I would trade my GWI for anything, but not my experiences writ large. Thank you for spurring my memories of how Adams Tower started my life on such a remarkable journey!
Dr. David Hatfield
Judging the Public/Private Education Fight
I enjoyed the Summer 2023 edition of Sooner Magazine, and my interest was quickened when I came to the article on the “Public/Private Education Fight.”
One thing that deeply puzzled me: Professor Carlson is an OU faculty member, and the article about him appears in Sooner Magazine, but the article never says a word about school choice in Oklahoma. The article mentions Texas, Kansas, Nebraska, Arizona, Ohio, Wisconsin, Indiana and Louisiana. But (checks notes) not Oklahoma.
Granted, universal school choice was just enacted this year. It first appeared in February, when the Speaker of the Oklahoma House suddenly produced a fully fleshed-out bill. A version of the bill survived the choppy waters of the legislative process, and the Governor signed it in May, calling it “a historic day for the state of Oklahoma.”
But predating this new law, which kicks in January 1 of 2024, were limited school choice programs. The first was the Lindsey Nicole Henry Scholarships for special needs students, military kids and foster children. The second was a program for lower-income kids fueled by tax credits for donors. (Full disclosure: I helped start the Opportunity Scholarship Fund, an organization spawned by this second law.)
There’s a lot of public information about Henry Scholarships and OSF. And there’s a wealth of legislative debate and discussion behind the new universal school choice law. But not a whisper of any of it in your article about Prof. Carlson.
The article does discuss the problems of school choice in rural areas. It ignores the private schools in Idabel, Sulphur, Durant, Tahlequah, Pryor, Vinita, Miami, Woodward, Corn, Shawnee, Altus, Chandler and other similar locations. And with the new law, new schools will be encouraged to spring up in other small towns.
Incidentally, I’m glad Prof. Carlson is pleased with the public schools his own children are in. I’m an “all of the above” advocate, myself, and I served on the Bartlesville school board for eight years. But I do see the benefits of making private schools a choice when, for whatever reason, your local public school isn’t meeting your child’s needs.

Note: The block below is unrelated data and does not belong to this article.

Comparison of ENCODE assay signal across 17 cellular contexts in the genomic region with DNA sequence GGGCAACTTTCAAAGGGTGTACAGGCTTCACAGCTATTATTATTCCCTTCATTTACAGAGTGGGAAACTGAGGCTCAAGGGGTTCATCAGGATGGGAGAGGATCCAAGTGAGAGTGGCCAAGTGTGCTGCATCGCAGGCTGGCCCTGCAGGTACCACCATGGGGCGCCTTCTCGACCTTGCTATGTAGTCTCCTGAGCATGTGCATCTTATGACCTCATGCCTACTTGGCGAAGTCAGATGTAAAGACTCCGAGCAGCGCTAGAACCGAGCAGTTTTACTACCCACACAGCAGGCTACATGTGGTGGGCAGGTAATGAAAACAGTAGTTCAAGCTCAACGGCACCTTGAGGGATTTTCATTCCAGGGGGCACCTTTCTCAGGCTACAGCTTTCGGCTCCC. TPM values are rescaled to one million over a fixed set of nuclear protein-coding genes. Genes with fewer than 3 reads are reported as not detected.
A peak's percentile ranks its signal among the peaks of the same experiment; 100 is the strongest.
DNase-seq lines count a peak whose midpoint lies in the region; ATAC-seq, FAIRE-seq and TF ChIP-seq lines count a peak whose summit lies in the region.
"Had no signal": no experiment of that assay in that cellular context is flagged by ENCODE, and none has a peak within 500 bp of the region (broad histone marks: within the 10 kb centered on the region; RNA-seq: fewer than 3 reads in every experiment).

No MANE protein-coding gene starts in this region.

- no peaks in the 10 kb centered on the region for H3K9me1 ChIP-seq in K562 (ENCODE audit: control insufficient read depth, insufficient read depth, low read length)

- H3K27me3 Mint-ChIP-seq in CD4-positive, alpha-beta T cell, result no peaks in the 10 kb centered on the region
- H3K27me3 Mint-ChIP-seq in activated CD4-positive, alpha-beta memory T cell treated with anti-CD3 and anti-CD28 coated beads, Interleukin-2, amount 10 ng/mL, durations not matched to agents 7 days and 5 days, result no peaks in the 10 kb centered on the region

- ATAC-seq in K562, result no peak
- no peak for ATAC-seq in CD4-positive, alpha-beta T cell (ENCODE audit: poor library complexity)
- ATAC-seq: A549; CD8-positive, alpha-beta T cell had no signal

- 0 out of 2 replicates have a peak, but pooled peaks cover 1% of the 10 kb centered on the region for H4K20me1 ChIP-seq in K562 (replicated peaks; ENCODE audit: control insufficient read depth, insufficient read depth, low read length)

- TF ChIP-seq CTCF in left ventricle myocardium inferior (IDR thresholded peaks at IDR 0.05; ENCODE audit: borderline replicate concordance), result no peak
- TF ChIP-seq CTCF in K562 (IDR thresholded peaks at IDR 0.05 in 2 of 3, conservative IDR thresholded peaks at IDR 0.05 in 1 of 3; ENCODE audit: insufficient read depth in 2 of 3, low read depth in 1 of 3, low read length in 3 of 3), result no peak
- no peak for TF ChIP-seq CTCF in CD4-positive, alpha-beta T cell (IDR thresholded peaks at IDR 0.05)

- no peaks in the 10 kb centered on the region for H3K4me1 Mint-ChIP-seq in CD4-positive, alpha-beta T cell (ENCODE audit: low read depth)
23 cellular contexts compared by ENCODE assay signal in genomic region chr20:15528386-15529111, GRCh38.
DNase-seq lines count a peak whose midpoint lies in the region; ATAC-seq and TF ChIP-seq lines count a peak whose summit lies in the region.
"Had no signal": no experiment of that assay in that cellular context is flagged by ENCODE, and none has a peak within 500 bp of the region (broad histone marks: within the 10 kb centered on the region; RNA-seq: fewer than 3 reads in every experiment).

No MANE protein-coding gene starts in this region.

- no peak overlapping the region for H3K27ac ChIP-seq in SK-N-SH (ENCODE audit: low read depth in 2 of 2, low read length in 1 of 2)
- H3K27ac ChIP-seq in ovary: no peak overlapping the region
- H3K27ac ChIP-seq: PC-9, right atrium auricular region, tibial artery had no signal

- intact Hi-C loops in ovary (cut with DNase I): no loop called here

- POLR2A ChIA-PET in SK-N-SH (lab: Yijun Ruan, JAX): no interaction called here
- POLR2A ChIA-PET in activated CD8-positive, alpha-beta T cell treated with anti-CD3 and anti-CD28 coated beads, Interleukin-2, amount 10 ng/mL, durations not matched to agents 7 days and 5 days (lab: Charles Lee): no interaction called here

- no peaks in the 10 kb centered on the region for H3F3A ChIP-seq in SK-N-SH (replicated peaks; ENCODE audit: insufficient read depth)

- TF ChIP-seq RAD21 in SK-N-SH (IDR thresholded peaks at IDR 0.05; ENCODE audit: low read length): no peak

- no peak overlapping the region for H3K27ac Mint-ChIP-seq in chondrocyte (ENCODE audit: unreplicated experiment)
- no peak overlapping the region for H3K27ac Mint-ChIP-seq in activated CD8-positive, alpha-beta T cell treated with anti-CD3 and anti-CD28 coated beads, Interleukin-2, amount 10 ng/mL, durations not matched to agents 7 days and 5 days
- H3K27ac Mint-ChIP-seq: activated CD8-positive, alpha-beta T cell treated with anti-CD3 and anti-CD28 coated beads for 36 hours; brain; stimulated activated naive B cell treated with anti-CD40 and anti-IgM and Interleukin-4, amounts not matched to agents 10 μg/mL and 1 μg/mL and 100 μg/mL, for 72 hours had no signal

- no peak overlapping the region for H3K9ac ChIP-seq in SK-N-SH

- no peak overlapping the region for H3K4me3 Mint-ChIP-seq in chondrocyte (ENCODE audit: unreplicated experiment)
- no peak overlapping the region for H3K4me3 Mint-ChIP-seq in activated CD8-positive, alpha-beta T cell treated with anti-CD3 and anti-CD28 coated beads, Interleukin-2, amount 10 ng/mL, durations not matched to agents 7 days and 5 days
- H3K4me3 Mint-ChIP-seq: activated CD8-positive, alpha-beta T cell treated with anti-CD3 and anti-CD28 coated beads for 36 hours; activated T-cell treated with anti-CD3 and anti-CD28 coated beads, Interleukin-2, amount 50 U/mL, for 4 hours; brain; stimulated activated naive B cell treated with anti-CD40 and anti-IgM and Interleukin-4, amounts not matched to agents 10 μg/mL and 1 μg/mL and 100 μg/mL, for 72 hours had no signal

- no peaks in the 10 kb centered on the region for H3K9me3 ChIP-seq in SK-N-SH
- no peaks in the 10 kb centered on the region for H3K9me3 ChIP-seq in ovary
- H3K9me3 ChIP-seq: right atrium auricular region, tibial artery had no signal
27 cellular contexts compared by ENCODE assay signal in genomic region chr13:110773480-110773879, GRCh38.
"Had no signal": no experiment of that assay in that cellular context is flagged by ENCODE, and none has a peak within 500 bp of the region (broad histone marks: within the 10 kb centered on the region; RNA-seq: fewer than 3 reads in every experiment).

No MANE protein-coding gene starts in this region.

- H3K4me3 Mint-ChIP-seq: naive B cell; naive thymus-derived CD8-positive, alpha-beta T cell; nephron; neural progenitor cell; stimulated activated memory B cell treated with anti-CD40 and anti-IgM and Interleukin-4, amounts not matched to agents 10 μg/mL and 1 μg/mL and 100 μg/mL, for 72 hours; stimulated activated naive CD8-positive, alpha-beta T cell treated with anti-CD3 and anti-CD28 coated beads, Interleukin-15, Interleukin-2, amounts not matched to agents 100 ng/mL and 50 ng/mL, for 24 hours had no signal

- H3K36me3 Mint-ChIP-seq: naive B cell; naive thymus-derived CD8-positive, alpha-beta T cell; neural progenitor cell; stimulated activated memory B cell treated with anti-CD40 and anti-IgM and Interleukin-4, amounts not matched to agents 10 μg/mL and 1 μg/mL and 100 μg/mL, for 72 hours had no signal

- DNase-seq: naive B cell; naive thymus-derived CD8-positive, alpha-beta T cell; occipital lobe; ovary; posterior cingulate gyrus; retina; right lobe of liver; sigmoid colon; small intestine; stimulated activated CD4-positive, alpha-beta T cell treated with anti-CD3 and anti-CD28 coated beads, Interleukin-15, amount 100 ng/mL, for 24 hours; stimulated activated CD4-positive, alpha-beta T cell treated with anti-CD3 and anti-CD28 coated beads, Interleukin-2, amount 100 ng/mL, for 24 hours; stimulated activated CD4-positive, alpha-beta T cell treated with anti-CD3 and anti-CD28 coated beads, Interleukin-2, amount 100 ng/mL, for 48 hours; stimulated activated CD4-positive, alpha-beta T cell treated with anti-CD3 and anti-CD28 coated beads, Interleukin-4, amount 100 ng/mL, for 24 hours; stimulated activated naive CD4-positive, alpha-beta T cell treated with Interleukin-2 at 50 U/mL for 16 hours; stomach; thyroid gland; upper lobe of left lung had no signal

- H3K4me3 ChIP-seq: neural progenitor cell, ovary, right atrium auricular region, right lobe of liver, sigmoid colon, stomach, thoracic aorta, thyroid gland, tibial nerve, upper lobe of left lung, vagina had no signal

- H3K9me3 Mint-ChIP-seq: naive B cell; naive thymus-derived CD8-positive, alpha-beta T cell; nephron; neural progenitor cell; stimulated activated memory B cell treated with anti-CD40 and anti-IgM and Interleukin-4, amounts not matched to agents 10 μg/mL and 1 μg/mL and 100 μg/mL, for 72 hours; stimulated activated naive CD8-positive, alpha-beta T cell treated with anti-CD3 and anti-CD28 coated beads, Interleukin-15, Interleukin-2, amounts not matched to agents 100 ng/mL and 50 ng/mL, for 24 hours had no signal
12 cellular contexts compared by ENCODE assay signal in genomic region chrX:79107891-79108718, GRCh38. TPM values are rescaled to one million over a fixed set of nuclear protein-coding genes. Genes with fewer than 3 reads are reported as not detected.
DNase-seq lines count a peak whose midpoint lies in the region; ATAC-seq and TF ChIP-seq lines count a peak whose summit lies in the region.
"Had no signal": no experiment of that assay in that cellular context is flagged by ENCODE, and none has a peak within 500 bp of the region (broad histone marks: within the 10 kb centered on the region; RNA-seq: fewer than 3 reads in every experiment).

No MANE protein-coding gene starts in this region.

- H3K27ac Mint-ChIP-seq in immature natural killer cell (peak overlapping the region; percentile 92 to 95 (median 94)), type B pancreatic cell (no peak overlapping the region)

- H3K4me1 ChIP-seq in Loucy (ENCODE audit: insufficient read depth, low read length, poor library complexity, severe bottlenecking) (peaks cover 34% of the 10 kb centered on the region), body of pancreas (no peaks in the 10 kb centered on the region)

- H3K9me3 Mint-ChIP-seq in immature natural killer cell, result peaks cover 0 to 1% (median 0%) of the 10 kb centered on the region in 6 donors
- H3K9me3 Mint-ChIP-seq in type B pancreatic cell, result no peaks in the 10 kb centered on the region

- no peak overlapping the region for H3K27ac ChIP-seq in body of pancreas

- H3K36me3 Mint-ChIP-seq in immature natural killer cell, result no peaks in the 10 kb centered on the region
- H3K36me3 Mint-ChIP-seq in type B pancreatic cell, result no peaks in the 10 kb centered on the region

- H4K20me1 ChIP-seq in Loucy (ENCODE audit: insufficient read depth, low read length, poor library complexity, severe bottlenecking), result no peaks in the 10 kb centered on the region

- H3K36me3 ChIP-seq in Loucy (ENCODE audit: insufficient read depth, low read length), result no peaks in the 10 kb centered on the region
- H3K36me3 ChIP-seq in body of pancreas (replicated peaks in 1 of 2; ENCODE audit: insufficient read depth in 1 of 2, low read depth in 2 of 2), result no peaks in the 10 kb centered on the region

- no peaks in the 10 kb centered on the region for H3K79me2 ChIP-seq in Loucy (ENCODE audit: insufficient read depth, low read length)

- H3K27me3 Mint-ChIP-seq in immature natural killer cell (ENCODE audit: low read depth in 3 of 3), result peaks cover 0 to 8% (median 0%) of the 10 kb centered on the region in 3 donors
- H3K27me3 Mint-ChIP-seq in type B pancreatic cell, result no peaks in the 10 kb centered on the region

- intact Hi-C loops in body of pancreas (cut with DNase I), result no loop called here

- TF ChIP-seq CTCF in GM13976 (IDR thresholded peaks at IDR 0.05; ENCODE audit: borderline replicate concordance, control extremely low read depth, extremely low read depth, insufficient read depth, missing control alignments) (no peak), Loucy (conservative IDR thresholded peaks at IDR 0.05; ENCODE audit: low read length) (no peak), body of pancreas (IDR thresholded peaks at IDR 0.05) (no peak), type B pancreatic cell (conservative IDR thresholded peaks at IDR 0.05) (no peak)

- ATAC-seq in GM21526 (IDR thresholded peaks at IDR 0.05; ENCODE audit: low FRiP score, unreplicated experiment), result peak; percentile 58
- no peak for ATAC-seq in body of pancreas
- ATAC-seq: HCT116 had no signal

Charles E. Daniels
’63 ba, poli sci.; ’65 j.d.
(Editor’s Note: We love hearing our readers’ varied opinions and experiences. During a conversation with Mr. Daniels we shared that, at the time of publication, Professor Deven Carlson’s scholarship had not yet focused on Oklahoma’s "universal school choice" efforts.)
Lest We Forget ...
Just wanted to drop you a note to let you know how much I enjoyed the brief article on Cheddy Sliepcevich [Summer 2023]. In addition to being a pillar of the engineering college, he was a personal mentor to both me and my father. Indeed, he gave me one of my first jobs as a lab assistant while I was still in high school—he helped form my views of research and academia.
He was an intellectual giant, the likes of which OU needs more of. As always, thanks for David Levy’s perspective and chronicling of the University.
’97 bs, chem eng.
Having enjoyed every one David Levy’s “Lest We Forget” columns, I simply could not let the one on Dr. Cheddy Sliepcevich pass without comment.
I was blessed to be one of his Ph.D. students. He took up my cause when my original graduate professor left the university. During my working career at Phillips Petroleum, I was around a lot of really smart and innovative engineers—one had over 280 patents—but no one with the creative mind of Dr. Sliepcevich. In addition to being brilliant, he was kind. It was an honor to have known and worked for him.
’67 bs, chem eng.; ’71 ms, chem eng.; ’73 ph.d., chem eng.
My son just sent me the link to the Sooner Magazine article by David Levy [Spring 2023] on my father, Paul Ruggiers. He was indeed a Renaissance man in every sense, but mainly a Medievalist/Philosopher and wonderful father/role model for me and his countless students. Dr. Levy’s kind words caught the essence of a truly good man.
’80 ba, hist.; ’83 j.d.
Santa Fe, N.M.